Igor Ševo Igor Ševo - 2 months ago 9
Java Question

Breaking encapsulation and information hiding in Java

Consider the following snippet.

package breakoop;

public class BreakOOP {

public static class A{
private int a;
}

public static class B extends A{
public int f(){
return super.a;
}
}

public static void main(String[] args) {
B b = new B();
System.out.println(b.f());
}
}


The example only compiles if
A
and
B
are encapsulated within the
BreakOOP
class.

This seems to go against some of the fundamental concepts of OOP. Can someone explain why this compiles? What is the reasoning behind it?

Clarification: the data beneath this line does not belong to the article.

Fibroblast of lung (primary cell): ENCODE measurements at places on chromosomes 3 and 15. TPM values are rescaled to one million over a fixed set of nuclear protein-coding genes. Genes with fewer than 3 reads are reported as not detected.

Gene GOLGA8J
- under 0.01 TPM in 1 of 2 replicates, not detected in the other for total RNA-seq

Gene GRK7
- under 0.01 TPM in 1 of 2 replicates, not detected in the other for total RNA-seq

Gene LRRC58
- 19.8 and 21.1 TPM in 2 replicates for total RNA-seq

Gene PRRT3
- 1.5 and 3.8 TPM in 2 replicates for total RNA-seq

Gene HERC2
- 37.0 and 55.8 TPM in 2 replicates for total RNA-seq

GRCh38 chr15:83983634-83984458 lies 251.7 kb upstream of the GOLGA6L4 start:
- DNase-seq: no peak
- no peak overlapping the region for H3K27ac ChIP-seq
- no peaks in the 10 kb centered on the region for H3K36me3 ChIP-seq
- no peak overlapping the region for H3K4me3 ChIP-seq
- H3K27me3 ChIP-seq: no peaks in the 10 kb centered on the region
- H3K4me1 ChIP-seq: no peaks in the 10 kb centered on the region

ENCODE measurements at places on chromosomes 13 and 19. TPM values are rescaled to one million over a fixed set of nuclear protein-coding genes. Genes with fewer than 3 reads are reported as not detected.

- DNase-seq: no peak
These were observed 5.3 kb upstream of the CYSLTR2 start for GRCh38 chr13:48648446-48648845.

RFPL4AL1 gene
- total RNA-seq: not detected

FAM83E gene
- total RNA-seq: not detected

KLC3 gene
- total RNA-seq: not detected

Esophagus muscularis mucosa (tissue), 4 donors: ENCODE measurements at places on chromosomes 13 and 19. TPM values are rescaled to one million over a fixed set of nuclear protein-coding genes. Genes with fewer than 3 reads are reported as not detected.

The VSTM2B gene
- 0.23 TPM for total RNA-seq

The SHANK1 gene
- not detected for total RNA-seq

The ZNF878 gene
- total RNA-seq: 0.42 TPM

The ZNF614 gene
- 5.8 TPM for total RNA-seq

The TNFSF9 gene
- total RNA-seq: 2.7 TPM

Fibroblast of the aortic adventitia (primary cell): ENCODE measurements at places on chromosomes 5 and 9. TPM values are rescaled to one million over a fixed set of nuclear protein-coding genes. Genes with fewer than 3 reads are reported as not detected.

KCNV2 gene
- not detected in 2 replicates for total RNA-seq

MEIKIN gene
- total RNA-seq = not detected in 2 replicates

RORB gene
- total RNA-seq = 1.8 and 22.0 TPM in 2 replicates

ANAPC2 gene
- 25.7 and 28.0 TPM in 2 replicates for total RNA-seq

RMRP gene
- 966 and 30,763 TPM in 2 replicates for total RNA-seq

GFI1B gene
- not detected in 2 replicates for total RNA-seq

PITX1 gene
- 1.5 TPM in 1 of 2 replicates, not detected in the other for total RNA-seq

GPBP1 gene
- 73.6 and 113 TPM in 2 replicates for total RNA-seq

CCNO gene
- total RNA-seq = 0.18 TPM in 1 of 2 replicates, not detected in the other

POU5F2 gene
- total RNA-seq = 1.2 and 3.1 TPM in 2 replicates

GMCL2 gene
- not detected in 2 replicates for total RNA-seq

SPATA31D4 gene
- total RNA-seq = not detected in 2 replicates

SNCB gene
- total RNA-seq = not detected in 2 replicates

Answer

Check this: https://docs.oracle.com/javase/tutorial/java/javaOO/nested.html. It says it increases encapsulation by allowing the static class to access private members of the top level class (sometimes you may need to do that). And a is private member of class A, which is in the scope of BreakOOP, which in turn makes it accessible inside class B.